In fact, fuel efficiency is such a significant factor that nearly one-third (29 percent) of drivers who currently own a powerful car say that they regret not purchasing a more fuel-efficient vehicle.
As a result, drivers are starting to change their behavioral patterns. More than 34 percent of consumers are planning on driving less over the next 12 months, and 22 percent say that they will change their driving habits to use less fuel.
This all coincides with a general wariness about Australian fuel prices. More than three quarters (78 percent) of respondents say they don’t trust fuel prices to stay stable over the next year, which is 30 percent more than the Asia-Pacific average.
Australians trending towards more fuel-efficient vehicles
Behavioural and attitude shifts are reflected in new vehicle choices. Many consumers who are planning to buy a new car in the next year are considering more fuel-efficient vehicles:
- Thirty two percent plan to buy a vehicle with a more fuel-efficient engine than their current car
- Twenty three percent plan to downsize to a smaller vehicle
While fuel-efficiency is a priority, this desire is countered by the fact that Australian motorists place high value of performance. More than half (53 percent) of all respondents say they consider power as a major factor when buying a new car. City residents disproportionately said that they were motivated by performance when compared to suburban residents (58 percent versus 51 percent).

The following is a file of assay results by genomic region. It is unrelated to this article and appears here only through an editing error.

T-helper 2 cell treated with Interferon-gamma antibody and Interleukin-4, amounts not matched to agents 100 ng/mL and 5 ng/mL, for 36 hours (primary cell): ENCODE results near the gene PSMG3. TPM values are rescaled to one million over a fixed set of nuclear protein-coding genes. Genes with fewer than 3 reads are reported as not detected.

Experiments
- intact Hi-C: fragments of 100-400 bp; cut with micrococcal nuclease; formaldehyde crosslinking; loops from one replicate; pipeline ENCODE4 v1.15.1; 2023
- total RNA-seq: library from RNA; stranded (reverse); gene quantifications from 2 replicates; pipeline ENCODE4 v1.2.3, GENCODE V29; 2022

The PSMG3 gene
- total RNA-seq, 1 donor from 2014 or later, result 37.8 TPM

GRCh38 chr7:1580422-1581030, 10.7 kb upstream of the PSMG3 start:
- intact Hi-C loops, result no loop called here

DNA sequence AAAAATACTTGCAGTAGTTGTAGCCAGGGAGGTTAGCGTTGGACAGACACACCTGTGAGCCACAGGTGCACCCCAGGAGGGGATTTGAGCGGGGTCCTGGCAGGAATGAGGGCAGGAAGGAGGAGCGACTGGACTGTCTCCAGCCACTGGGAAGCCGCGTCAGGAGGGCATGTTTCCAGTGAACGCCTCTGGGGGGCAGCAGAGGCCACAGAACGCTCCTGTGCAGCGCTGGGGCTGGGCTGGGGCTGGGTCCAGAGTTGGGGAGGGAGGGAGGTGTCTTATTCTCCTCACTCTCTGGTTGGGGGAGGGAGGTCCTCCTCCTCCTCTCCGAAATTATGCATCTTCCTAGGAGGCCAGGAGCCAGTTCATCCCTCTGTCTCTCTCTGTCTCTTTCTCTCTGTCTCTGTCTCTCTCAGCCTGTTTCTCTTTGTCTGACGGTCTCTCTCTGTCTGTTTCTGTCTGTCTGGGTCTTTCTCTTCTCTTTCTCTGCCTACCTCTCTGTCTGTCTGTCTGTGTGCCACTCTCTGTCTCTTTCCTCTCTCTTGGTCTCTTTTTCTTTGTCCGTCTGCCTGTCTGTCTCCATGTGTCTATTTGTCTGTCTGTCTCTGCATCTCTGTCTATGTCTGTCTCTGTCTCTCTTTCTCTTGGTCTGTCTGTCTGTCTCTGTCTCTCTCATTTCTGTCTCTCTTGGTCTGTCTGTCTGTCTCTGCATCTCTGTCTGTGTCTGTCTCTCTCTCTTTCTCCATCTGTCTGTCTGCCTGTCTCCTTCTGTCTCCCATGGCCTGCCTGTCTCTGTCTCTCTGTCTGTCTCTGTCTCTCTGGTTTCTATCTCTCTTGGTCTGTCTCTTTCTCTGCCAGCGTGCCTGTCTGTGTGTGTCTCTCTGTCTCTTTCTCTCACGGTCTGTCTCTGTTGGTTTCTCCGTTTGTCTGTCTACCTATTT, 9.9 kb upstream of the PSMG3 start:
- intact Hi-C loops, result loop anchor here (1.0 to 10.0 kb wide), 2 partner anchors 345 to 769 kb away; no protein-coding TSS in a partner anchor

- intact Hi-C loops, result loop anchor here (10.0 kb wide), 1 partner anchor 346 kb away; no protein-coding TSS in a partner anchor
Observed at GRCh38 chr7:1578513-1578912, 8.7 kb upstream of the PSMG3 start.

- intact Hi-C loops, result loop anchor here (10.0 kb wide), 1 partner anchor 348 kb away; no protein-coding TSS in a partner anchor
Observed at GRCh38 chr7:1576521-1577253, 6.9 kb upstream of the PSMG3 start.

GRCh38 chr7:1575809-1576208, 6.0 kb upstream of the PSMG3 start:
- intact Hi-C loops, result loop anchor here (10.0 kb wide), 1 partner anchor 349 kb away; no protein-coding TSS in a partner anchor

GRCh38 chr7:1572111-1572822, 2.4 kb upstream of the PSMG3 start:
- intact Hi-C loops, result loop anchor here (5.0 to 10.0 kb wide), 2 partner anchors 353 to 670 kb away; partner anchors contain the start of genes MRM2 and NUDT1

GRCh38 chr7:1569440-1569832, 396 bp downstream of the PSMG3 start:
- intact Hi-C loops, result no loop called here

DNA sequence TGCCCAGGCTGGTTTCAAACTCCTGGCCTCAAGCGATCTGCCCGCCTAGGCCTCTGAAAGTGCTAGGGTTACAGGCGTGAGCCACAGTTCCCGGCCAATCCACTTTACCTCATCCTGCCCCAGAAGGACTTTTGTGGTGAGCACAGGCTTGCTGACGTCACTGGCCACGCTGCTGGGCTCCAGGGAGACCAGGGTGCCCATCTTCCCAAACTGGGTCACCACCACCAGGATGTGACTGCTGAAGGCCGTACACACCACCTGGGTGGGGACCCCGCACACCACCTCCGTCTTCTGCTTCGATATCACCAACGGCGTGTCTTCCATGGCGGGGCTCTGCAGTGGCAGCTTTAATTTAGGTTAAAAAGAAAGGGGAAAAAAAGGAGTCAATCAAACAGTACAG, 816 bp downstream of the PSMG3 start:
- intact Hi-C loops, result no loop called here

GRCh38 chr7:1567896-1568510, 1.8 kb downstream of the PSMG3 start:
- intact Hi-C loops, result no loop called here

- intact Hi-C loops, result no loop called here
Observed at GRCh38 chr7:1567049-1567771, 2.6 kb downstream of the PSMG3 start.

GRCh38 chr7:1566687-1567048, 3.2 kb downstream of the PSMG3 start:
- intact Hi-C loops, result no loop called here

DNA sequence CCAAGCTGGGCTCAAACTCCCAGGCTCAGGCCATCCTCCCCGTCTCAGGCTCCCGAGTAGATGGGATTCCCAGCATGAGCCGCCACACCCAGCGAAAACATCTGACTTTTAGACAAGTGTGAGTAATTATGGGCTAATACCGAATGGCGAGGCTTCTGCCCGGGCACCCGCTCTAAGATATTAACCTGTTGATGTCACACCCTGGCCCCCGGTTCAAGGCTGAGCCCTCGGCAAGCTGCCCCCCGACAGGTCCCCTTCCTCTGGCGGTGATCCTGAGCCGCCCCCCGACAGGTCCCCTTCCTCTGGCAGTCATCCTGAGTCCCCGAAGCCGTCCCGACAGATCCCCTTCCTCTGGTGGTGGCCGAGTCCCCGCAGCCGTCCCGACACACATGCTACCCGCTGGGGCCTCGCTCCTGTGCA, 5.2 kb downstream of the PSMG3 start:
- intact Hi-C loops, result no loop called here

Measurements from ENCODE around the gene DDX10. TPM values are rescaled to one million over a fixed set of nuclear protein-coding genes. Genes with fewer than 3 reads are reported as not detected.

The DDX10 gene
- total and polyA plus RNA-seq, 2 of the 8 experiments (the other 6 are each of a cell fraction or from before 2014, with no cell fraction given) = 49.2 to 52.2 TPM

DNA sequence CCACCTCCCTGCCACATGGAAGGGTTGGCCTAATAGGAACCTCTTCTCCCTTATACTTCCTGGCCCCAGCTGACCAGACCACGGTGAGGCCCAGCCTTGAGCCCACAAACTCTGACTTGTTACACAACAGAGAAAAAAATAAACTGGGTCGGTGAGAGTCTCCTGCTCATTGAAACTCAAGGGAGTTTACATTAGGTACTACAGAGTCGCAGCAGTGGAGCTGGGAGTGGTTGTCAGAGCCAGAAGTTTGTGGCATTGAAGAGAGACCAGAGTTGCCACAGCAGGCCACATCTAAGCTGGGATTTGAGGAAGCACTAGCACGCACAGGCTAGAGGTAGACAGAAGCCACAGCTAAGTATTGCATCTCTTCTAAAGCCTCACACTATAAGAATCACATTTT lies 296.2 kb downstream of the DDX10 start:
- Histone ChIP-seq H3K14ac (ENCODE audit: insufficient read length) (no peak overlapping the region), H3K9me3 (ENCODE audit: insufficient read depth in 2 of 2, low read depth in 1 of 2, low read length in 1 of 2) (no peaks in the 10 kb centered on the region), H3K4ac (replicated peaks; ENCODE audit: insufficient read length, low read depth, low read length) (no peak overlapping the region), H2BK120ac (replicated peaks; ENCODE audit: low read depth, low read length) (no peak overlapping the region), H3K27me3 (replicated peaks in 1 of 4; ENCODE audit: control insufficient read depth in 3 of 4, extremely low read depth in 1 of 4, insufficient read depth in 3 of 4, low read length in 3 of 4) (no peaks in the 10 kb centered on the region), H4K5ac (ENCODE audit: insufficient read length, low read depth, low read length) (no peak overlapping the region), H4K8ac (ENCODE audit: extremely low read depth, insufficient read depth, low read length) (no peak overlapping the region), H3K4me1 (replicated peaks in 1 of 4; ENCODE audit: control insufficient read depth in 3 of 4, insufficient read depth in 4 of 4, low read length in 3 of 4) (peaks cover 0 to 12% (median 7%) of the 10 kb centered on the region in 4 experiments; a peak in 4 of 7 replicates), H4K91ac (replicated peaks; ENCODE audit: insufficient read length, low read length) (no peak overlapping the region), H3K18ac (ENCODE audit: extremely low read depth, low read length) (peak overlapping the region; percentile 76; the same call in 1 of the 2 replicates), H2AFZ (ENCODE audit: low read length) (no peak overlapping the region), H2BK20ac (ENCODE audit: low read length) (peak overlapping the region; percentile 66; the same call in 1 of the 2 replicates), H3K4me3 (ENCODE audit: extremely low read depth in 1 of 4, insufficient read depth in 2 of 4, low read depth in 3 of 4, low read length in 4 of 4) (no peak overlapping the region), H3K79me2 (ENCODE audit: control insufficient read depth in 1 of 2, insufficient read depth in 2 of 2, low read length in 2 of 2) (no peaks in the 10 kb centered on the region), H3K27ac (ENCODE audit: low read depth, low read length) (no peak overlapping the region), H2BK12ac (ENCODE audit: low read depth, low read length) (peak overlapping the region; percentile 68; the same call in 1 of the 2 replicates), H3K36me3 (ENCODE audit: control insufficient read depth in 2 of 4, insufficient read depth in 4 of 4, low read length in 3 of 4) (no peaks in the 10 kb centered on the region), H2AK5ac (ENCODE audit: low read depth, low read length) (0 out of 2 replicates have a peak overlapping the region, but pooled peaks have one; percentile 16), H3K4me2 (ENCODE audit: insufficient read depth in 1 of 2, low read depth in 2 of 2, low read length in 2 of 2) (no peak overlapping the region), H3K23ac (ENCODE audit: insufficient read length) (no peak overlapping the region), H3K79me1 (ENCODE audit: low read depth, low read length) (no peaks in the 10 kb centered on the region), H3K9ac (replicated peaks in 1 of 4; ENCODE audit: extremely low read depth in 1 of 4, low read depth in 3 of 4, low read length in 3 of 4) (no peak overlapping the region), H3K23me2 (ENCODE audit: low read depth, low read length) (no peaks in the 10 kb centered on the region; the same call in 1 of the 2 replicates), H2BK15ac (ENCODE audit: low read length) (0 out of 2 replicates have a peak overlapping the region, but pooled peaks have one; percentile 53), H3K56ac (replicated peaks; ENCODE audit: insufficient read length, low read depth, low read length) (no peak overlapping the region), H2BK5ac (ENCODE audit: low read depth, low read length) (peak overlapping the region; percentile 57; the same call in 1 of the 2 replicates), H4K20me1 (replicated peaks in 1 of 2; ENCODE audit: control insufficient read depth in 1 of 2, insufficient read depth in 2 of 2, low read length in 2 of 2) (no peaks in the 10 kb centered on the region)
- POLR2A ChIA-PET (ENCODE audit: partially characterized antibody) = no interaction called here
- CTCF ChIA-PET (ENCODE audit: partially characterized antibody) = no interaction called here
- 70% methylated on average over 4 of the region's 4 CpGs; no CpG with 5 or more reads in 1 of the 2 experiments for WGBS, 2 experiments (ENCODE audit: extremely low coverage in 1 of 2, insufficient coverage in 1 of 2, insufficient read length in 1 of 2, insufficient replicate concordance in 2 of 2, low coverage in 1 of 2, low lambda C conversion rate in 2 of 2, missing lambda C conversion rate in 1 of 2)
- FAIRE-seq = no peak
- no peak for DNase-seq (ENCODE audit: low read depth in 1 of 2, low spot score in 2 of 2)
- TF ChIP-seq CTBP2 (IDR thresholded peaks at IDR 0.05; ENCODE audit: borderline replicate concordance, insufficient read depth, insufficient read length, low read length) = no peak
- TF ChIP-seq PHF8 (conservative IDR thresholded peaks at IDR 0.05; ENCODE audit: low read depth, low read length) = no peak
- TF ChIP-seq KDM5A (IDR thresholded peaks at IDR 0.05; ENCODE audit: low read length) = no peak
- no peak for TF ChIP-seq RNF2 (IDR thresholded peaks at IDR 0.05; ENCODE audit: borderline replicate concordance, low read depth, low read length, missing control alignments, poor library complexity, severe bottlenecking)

“Today’s consumers are more sophisticated than ever,” said Graeme Whickman. “They expect their vehicle to deliver excellent fuel economy without sacrificing the performance they need – whether it’s making a safe overtake on the highway, or negotiating a busy intersection in dense city traffic – it is important that power is available.”
Ford’s EcoBoost engines have been engineered to deliver substantial fuel savings as compared with larger displacement engines, but not at the cost of drivability and power. Since 2009, the 1.0-litre EcoBoost engine has been showered with awards including being voted best in class at the 2016 International Engine of the Year Awards for the fifth year in a row.
EcoBoost technology can now be found under the bonnet of more than 20 Ford nameplates around the world – from the Fiesta to the iconic Mustang, and on racetracks around the globe with our EcoBoost-powered Le Mans 24-hour winning World Endurance Championship team.